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Will Flip-Hop Save OPM?

Sky’s the limit for these radical wordsmiths  JILSON SECKLER TIU/INQUIRER FlipTop gave local rappers a face,” Bassilyo adds.  “Before, people only knew our lyrics, but now people also recognize our faces everywhere we go.” “Sometimes you get nervous when you get up to sing, more so when there’s an opponent waiting to get back at you,” he says.  “Sometimes you choke and you are forced to freestyle, you turn your opponent’s words against him.  It keeps you from being lazy.” “As Bassilyo I combine everything I have learned about making poems and rapping.  I put in melodies, and variations.  I tell a story, often with a twist, and 90 percent of what I write is based on my life experiences.” Apart from his solo work, Bassilyo also performs with his cohorts Crispin and Sisa as Crazy As Pinoy.  Having grown up in Marikina among natives of Bulacan and Binangonan, Bassilyo has an ear for pure Tagalog idiom, which he injects into his rhymes. “I want to bring out the real Pinoy flavor in my work,” he says. “A rapper’s first aim is to reach as many people as possible with his words.  The more people hear my words, the better.  I want to reach young and old alike, that’s why personally I prefer the mass audience.  It would be a waste if we kept our lyrics for just the hip hop audience.” Thanks to the crossover success of “Lord, Patawad”, it would seem that Bassilyo has realized his wish; his mall tours now see entire families in the audience. For Loonie, the Internet has been critical to new school Flip Hop’s success. “Kids in the Philippines are tech-savvy, and there are internet cafes everywhere you go,” he says.  “That probably explains why FlipTop gets millions of views on YouTube.  The battle leagues in other countries are wondering how we can get so many hits, they think we’re padding the figures.  Where they’re from, one million hits is a lot, but in the Philippines, it’s commonplace to get 10, 15, 20 million views.  So you could say that it’s the Internet that has made Pinoy hip hop mainstream.” Coming up in Pasig City, where Ron Henley was a year behind him in high school, Loonie gives props to Francis M. “Without him there would be no Pinoy hip hop culture,” he says.  “The man was an artist.” Loonie cut his MC teeth backing up Francis M., while juggling an IT course and a succession of call center jobs.  All the dues-paying have made him a formidable wordsmith, and he gets props from other MCs. “I use conversational Tagalog in my rhymes,” he says.  “It’s more freestyle.  I used to practice composing lines in my head, without writing them down.  I started with eight lines, and worked up to 16 lines, straight to the mike, without putting them down on paper.  That was how I wrote ‘Ang Bagong Ako’ which I recorded with the Greyhoundz.” Although he prefers to keep the language simple, one line can have two or even three interpretations.  A good MC can compose verses with many layers of meaning, he says. “Sobrang free,” he continues.  “This is the most open genre, and you can inject it into any other genre.  For me rap is the most versatile style of music, and one of the most extreme forms of public performance or performance art, because it’s spontaneous, it’s raw, because whatever you’re feeling you can express on the fly, on the spot.  It’s like poetry, sports and music rolled up into a single entity.  That’s why battle rap is so interesting to the youth, it’s like drama to them.  You can learn about the state of society through listening to battle rap.  You can find universal truths in it that you won’t find in today’s sugar-coated media.  You’re going straight to the source.” Much has been made in the press of Abra’s suburban origins (he came up in the mean streets of Valle Verde, and went to Colegio de San Agustin, not exactly a hotbed of hip hop). “It’s not really my choice, and I can’t exactly deny it just for the sake of being ‘street,’” he says. “It’s hard being an artist these days, because of widespread piracy, and also because there’s a lot of hate within the community, and outside the community.  But I’m glad because OPM artists are so supportive of each other, regardless of genre.  They’re more open now, just like the Internet which is open to everything.” From a young age, he recalls, he roamed around freely, being an adventurous sort, gathering material for future rhymes. “My rhymes incorporate what it’s like to be me, how I grew up as Raymond Abracosa in an environment without hip hop around me.” By his own account, Abra was a late bloomer as far as hip hop was concerned.  He was already in third year high school when he discovered Pinoy hip hop via Gloc 9 and the Stick Figgas, and found himself enamored by these artists’ lyrical gift.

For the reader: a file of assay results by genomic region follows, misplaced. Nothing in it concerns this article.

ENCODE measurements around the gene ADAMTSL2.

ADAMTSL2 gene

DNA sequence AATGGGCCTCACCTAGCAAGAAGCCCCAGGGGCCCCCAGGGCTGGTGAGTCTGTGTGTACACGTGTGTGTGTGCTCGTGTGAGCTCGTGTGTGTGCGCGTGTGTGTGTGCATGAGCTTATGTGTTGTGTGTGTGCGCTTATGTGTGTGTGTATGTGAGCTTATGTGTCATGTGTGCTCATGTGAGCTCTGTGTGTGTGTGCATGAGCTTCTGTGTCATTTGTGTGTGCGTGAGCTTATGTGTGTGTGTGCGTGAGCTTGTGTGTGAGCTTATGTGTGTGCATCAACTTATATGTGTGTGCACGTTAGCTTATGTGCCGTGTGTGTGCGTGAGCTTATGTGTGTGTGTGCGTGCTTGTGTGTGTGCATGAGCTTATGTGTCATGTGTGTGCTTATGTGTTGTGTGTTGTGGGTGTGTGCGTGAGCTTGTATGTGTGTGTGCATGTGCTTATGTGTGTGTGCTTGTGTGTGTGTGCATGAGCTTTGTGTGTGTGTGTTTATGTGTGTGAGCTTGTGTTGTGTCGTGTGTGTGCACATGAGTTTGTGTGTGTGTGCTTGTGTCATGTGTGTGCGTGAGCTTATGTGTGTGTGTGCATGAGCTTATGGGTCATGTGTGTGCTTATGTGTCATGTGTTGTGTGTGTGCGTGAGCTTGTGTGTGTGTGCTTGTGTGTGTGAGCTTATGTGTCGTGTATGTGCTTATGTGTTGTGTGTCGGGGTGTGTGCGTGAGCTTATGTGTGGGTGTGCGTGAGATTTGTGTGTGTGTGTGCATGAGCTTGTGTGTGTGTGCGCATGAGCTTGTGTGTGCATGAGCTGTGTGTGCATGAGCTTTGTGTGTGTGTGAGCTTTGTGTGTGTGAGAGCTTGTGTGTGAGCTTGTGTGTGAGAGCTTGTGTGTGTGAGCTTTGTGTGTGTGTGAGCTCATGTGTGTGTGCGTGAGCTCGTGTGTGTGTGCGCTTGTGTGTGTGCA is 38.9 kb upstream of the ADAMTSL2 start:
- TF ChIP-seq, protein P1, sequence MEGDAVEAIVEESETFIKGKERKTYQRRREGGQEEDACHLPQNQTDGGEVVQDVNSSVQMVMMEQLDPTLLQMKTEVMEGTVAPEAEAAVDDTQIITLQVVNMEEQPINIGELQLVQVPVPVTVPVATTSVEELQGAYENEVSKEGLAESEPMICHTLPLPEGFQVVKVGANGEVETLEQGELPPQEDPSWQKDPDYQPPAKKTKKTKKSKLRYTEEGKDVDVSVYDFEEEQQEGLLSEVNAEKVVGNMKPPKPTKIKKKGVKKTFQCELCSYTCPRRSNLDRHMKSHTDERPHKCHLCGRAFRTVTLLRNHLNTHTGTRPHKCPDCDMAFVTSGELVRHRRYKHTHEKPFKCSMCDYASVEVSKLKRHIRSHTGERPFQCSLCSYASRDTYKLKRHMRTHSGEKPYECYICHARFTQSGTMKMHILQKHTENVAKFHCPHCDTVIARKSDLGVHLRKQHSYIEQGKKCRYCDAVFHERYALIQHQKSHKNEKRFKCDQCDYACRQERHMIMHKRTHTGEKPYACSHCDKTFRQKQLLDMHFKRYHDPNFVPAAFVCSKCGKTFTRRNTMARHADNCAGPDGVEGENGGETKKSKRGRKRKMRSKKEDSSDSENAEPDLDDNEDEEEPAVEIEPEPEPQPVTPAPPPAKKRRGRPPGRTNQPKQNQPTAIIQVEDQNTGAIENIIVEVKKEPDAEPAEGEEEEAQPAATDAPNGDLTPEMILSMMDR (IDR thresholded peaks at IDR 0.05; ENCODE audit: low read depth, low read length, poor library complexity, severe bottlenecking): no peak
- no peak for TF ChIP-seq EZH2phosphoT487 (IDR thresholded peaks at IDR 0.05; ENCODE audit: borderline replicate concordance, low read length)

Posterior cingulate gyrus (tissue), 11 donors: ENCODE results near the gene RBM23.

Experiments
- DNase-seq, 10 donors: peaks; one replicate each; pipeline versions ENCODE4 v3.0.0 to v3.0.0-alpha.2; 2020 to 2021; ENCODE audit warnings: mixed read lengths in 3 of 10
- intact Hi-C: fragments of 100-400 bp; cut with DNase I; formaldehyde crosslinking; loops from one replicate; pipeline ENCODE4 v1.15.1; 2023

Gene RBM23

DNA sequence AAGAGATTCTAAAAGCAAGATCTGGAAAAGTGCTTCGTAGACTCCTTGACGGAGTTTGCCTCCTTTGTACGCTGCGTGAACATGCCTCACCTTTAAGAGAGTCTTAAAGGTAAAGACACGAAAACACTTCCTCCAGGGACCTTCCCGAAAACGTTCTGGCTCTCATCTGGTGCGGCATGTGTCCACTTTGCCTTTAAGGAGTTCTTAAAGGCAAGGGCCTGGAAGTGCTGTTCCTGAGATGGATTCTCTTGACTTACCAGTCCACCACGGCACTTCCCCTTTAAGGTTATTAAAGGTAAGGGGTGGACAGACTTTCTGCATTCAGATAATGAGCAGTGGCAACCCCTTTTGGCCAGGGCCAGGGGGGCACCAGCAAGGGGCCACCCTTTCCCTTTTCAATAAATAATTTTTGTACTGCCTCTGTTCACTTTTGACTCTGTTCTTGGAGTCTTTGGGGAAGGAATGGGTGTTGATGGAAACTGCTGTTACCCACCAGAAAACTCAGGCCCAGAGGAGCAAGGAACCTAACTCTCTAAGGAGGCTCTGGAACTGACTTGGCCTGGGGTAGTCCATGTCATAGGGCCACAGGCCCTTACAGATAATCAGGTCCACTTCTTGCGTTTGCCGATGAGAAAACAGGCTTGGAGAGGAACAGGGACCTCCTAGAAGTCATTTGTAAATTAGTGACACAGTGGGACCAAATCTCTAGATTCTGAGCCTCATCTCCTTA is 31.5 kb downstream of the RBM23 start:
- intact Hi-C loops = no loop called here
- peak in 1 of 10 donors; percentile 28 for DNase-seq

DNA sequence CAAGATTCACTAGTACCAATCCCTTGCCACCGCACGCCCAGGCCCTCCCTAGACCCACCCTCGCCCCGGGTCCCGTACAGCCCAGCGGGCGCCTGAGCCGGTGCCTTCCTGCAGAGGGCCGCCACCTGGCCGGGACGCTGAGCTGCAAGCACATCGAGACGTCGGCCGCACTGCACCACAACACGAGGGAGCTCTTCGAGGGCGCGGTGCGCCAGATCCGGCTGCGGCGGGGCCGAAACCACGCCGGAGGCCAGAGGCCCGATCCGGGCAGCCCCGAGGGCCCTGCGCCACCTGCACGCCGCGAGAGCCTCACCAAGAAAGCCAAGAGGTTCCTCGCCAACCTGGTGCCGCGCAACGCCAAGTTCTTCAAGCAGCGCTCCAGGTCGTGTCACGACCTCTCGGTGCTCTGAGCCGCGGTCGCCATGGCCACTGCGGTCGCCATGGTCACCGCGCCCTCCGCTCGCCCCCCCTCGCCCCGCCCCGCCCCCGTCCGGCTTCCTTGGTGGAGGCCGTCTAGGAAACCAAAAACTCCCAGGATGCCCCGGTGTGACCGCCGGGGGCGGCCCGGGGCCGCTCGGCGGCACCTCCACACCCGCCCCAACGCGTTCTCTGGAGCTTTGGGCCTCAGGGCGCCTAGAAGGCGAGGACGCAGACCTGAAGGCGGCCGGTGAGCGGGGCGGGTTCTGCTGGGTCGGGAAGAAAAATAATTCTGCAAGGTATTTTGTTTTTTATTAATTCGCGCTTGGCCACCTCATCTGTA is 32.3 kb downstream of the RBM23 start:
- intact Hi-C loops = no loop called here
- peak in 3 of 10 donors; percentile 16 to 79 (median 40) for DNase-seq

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2017-10-16 / Posted in